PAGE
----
How to Manage Waste on a Construction Site

The risk of injury to workers on a construction site is significant. The industry has the worst track record even today with around 20 percent of workplace fatalities originating there. Waste on a construction site can easily contribute to a safety issue because of its presence, the space it takes up, and the possible sharpness of objects within the waste itself.

Here is how to better manage waste on a construction site.


Making Work Areas Cleaner

When the construction work is in public areas or if you need to make the worksite a more pleasant one, it makes sense to include Ultrasite trash receptacles spaced out over the area. They provide a convenient way to dispose of any food wrappers, broken down small containers, and other miscellaneous day-to-day items to avoid littering.

Using trash bins stops people from having to walk around with their trash because they have nowhere to put it or to dispose of it in a poorly chosen location. UltraSite has a range of trash receptacles to suit different locations, so it’s possible to pick an appropriate design that’ll fit in nicely.


Making Parks More Pleasant

To make the most of open green areas and offer greater functionality, park furnishings fit the bill.

Things like benches, tables, and other convenient outdoor furnishings make the park one that people wish to sit and enjoy for longer.


Reducing Waste on a Messy Construction Site

To create a distinction between the construction area and one where workers can relax when they don’t have their hands on a jackhammer or a piece of rebar, then adding some site furnishings is sensible.

It allows workers to avoid being crammed into impromptu steel containers made out as a portable canteen. They can enjoy some good weather, relax, and talk with their colleagues while on a break.

This adds to the ease of communication and general camaraderie on a site that helps with productivity levels too.


Solid Waste is the Major Concern

Solid waste is problematic compared to other materials on a construction site.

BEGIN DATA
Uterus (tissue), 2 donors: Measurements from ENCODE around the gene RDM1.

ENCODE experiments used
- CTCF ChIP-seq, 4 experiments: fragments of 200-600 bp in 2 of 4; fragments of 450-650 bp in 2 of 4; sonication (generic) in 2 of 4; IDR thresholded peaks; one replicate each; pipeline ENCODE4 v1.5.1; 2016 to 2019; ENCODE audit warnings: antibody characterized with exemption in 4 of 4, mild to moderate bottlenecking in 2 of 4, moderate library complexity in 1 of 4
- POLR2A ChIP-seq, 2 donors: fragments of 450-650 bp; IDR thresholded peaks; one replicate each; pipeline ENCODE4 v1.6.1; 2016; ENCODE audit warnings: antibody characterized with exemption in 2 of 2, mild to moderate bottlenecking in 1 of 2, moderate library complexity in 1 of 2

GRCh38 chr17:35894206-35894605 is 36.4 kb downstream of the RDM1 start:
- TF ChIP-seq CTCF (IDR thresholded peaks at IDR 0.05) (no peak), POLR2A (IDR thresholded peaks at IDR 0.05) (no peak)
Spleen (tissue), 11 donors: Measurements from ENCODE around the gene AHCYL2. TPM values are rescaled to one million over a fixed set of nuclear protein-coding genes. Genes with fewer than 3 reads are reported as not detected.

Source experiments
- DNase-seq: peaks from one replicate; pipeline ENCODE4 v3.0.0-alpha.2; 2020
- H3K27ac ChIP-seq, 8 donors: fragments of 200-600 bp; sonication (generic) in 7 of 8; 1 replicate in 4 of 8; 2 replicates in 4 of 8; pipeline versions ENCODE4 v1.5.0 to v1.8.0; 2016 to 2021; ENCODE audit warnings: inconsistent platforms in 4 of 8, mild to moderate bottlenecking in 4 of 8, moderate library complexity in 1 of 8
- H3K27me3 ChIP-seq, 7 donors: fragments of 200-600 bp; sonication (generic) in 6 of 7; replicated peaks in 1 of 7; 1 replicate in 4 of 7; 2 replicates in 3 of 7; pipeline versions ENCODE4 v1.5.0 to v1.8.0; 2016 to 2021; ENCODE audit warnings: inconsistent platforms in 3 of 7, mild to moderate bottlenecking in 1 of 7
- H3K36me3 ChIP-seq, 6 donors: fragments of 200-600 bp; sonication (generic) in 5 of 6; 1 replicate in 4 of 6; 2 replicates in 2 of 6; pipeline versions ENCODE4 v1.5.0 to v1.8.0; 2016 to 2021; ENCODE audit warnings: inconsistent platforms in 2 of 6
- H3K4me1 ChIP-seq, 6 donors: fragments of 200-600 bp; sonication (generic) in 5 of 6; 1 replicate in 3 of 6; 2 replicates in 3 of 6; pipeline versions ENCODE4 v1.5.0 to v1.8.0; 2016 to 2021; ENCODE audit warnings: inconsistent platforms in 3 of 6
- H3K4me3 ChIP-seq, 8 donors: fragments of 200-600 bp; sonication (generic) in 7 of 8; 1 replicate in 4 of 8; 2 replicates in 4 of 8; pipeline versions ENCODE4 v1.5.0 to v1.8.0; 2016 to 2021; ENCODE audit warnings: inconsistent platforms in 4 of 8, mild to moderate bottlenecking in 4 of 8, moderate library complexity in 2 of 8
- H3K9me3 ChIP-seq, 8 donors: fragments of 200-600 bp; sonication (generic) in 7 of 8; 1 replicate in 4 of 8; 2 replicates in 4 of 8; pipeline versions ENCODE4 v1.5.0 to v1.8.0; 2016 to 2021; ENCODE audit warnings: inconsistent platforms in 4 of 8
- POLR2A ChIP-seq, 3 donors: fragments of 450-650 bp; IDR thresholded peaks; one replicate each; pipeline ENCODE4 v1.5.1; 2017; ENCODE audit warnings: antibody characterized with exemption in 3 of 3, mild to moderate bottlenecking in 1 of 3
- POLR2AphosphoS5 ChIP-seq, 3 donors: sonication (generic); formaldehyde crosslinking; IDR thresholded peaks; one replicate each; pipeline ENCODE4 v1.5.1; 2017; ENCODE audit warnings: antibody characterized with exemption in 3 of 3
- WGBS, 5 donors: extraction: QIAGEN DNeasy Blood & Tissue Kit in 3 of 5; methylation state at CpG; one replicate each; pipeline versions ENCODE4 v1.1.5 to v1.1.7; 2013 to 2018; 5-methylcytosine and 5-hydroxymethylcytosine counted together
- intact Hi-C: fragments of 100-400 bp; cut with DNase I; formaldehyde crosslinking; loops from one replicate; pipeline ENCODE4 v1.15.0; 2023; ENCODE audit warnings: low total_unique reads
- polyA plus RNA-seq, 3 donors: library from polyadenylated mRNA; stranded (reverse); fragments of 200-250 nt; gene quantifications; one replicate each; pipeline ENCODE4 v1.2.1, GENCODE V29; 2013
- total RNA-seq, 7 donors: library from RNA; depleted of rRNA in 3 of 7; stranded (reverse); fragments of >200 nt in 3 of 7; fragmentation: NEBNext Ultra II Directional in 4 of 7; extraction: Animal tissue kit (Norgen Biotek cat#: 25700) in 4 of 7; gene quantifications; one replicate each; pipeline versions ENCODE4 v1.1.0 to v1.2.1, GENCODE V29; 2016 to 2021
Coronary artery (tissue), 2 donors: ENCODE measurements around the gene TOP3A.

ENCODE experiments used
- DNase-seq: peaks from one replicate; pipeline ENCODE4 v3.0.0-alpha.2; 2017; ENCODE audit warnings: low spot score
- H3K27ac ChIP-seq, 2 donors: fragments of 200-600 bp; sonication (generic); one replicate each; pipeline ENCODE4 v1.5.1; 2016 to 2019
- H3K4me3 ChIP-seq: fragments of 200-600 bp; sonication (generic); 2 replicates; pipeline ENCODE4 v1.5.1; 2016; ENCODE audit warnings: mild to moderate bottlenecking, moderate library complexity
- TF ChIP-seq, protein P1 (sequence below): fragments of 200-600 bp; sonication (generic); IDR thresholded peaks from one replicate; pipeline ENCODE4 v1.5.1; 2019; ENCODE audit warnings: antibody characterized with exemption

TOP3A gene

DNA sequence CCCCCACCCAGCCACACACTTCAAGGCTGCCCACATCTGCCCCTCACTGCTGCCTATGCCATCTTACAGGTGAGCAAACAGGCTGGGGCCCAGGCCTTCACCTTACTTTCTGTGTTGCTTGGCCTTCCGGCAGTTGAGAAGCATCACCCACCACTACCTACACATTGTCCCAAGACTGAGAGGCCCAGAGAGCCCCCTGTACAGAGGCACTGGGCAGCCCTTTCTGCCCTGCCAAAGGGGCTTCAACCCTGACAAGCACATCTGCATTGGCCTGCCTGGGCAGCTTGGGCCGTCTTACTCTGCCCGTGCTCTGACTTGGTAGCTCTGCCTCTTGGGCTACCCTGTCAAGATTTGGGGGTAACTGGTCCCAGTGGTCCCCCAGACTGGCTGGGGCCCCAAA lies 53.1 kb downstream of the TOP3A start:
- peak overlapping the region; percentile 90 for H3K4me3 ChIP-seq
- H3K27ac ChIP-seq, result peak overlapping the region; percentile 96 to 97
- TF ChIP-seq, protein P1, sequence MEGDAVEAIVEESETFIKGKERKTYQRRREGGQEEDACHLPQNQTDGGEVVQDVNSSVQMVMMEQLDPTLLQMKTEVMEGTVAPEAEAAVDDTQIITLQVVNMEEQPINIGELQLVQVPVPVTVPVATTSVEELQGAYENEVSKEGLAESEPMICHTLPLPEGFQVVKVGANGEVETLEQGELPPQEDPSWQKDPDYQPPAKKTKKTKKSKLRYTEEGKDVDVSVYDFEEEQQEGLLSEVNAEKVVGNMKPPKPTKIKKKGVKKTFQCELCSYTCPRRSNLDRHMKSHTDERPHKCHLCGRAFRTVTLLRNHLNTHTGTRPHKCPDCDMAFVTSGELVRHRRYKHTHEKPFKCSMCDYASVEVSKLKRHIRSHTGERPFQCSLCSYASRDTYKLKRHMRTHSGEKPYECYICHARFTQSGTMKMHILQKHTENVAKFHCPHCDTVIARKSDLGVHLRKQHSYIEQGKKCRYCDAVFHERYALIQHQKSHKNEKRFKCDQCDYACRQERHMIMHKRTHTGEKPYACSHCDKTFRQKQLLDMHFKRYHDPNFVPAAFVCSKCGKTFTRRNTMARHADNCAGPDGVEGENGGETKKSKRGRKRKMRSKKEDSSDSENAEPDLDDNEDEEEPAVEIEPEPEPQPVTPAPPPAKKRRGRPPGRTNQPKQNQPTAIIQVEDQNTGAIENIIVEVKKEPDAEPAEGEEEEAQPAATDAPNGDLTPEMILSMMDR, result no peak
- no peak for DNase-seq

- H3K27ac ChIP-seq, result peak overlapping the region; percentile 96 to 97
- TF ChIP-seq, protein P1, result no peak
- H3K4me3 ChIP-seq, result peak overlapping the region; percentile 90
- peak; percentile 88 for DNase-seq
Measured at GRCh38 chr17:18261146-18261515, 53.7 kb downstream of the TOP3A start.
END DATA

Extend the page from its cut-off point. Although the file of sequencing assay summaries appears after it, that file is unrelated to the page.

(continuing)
This is because it’s larger, more difficult to avoid when it’s being moved, and can become broken up into numerous smaller pieces.

When solid matter disintegrates, unless it’s going directly into a skip or other waste container, then the additional pieces and material dust in the air only makes the work tougher.

By having workers instructed to take better care of any solid waste to get it into containers before it breaks apart, waste management becomes much easier.


What About Recycling?

For some materials, it’s possible to recycle them instead of their ending up in a landfill.

General site waste can be separated from materials that can be actively recycled.

Wood can be kept separate for recycling into pulp for paper or used for reclaimed wood furniture. Concrete can go into another box or container because it’ll end up elsewhere.

Also, they’ll likely be a container for items that are non-recyclable too.

By separating out different types of waste materials, it’s good for the environment and avoids a new development creating more non-recyclable waste than necessary.

With careful waste management, construction sites don’t have to be the bane of the local community. By showing that effort is being made and they’re a responsible employer too, it creates positive relations with the local people being affected by the construction work.

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